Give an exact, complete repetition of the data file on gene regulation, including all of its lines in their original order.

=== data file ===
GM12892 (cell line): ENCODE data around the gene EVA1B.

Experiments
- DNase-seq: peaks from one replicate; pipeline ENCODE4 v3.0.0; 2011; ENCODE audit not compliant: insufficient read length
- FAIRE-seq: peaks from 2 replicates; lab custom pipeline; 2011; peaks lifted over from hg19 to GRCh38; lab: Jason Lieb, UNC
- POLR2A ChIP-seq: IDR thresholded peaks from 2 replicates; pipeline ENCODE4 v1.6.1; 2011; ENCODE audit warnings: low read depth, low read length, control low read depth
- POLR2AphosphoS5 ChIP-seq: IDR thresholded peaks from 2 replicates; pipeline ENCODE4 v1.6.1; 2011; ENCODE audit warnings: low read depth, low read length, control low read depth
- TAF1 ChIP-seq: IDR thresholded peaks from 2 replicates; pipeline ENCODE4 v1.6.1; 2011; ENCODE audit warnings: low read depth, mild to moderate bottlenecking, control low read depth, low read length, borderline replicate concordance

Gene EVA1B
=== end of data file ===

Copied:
GM12892 (cell line): ENCODE data around the gene EVA1B.

Experiments
- DNase-seq: peaks from one replicate; pipeline ENCODE4 v3.0.0; 2011; ENCODE audit not compliant: insufficient read length
- FAIRE-seq: peaks from 2 replicates; lab custom pipeline; 2011; peaks lifted over from hg19 to GRCh38; lab: Jason Lieb, UNC
- POLR2A ChIP-seq: IDR thresholded peaks from 2 replicates; pipeline ENCODE4 v1.6.1; 2011; ENCODE audit warnings: low read depth, low read length, control low read depth
- POLR2AphosphoS5 ChIP-seq: IDR thresholded peaks from 2 replicates; pipeline ENCODE4 v1.6.1; 2011; ENCODE audit warnings: low read depth, low read length, control low read depth
- TAF1 ChIP-seq: IDR thresholded peaks from 2 replicates; pipeline ENCODE4 v1.6.1; 2011; ENCODE audit warnings: low read depth, mild to moderate bottlenecking, control low read depth, low read length, borderline replicate concordance

Gene EVA1B